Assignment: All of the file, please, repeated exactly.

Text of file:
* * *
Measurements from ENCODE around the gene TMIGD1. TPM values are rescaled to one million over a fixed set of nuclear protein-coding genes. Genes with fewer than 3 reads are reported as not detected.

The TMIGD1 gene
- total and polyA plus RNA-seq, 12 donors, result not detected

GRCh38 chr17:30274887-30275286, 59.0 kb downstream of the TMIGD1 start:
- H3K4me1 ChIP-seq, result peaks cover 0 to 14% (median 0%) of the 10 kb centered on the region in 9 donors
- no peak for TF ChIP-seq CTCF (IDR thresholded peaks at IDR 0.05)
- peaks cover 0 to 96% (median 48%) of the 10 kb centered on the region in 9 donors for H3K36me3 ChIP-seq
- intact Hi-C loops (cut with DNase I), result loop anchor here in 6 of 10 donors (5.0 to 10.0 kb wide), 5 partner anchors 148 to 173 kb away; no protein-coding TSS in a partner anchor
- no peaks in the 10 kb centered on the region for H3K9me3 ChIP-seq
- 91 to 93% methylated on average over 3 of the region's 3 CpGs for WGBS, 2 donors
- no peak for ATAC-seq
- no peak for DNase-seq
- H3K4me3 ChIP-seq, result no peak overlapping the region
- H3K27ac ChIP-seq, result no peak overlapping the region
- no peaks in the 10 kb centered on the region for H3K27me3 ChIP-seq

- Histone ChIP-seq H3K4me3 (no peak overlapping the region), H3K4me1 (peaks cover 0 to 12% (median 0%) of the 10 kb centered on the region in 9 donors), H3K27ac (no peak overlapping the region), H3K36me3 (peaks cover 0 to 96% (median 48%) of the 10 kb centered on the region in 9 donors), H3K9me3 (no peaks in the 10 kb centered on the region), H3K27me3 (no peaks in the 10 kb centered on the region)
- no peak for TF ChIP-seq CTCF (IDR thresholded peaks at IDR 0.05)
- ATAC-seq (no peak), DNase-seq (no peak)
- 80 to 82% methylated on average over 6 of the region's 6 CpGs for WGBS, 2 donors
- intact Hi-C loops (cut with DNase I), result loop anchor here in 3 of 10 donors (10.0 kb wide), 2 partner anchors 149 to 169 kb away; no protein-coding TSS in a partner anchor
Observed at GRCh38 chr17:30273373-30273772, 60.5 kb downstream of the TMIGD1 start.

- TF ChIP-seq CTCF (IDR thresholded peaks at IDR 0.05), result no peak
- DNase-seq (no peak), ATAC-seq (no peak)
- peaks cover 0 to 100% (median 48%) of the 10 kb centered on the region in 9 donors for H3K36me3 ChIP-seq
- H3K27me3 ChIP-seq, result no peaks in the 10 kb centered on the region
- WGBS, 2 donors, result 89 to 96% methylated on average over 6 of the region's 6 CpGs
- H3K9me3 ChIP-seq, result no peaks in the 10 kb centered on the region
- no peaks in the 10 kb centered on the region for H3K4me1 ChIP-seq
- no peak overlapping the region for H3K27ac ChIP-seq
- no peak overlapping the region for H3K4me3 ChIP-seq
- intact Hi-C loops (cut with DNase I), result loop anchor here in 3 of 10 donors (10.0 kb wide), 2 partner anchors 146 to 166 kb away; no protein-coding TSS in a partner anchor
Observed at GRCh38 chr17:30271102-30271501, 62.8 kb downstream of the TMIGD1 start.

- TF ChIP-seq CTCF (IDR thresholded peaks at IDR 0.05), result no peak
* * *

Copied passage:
Measurements from ENCODE around the gene TMIGD1. TPM values are rescaled to one million over a fixed set of nuclear protein-coding genes. Genes with fewer than 3 reads are reported as not detected.

The TMIGD1 gene
- total and polyA plus RNA-seq, 12 donors, result not detected

GRCh38 chr17:30274887-30275286, 59.0 kb downstream of the TMIGD1 start:
- H3K4me1 ChIP-seq, result peaks cover 0 to 14% (median 0%) of the 10 kb centered on the region in 9 donors
- no peak for TF ChIP-seq CTCF (IDR thresholded peaks at IDR 0.05)
- peaks cover 0 to 96% (median 48%) of the 10 kb centered on the region in 9 donors for H3K36me3 ChIP-seq
- intact Hi-C loops (cut with DNase I), result loop anchor here in 6 of 10 donors (5.0 to 10.0 kb wide), 5 partner anchors 148 to 173 kb away; no protein-coding TSS in a partner anchor
- no peaks in the 10 kb centered on the region for H3K9me3 ChIP-seq
- 91 to 93% methylated on average over 3 of the region's 3 CpGs for WGBS, 2 donors
- no peak for ATAC-seq
- no peak for DNase-seq
- H3K4me3 ChIP-seq, result no peak overlapping the region
- H3K27ac ChIP-seq, result no peak overlapping the region
- no peaks in the 10 kb centered on the region for H3K27me3 ChIP-seq

- Histone ChIP-seq H3K4me3 (no peak overlapping the region), H3K4me1 (peaks cover 0 to 12% (median 0%) of the 10 kb centered on the region in 9 donors), H3K27ac (no peak overlapping the region), H3K36me3 (peaks cover 0 to 96% (median 48%) of the 10 kb centered on the region in 9 donors), H3K9me3 (no peaks in the 10 kb centered on the region), H3K27me3 (no peaks in the 10 kb centered on the region)
- no peak for TF ChIP-seq CTCF (IDR thresholded peaks at IDR 0.05)
- ATAC-seq (no peak), DNase-seq (no peak)
- 80 to 82% methylated on average over 6 of the region's 6 CpGs for WGBS, 2 donors
- intact Hi-C loops (cut with DNase I), result loop anchor here in 3 of 10 donors (10.0 kb wide), 2 partner anchors 149 to 169 kb away; no protein-coding TSS in a partner anchor
Observed at GRCh38 chr17:30273373-30273772, 60.5 kb downstream of the TMIGD1 start.

- TF ChIP-seq CTCF (IDR thresholded peaks at IDR 0.05), result no peak
- DNase-seq (no peak), ATAC-seq (no peak)
- peaks cover 0 to 100% (median 48%) of the 10 kb centered on the region in 9 donors for H3K36me3 ChIP-seq
- H3K27me3 ChIP-seq, result no peaks in the 10 kb centered on the region
- WGBS, 2 donors, result 89 to 96% methylated on average over 6 of the region's 6 CpGs
- H3K9me3 ChIP-seq, result no peaks in the 10 kb centered on the region
- no peaks in the 10 kb centered on the region for H3K4me1 ChIP-seq
- no peak overlapping the region for H3K27ac ChIP-seq
- no peak overlapping the region for H3K4me3 ChIP-seq
- intact Hi-C loops (cut with DNase I), result loop anchor here in 3 of 10 donors (10.0 kb wide), 2 partner anchors 146 to 166 kb away; no protein-coding TSS in a partner anchor
Observed at GRCh38 chr17:30271102-30271501, 62.8 kb downstream of the TMIGD1 start.

- TF ChIP-seq CTCF (IDR thresholded peaks at IDR 0.05), result no peak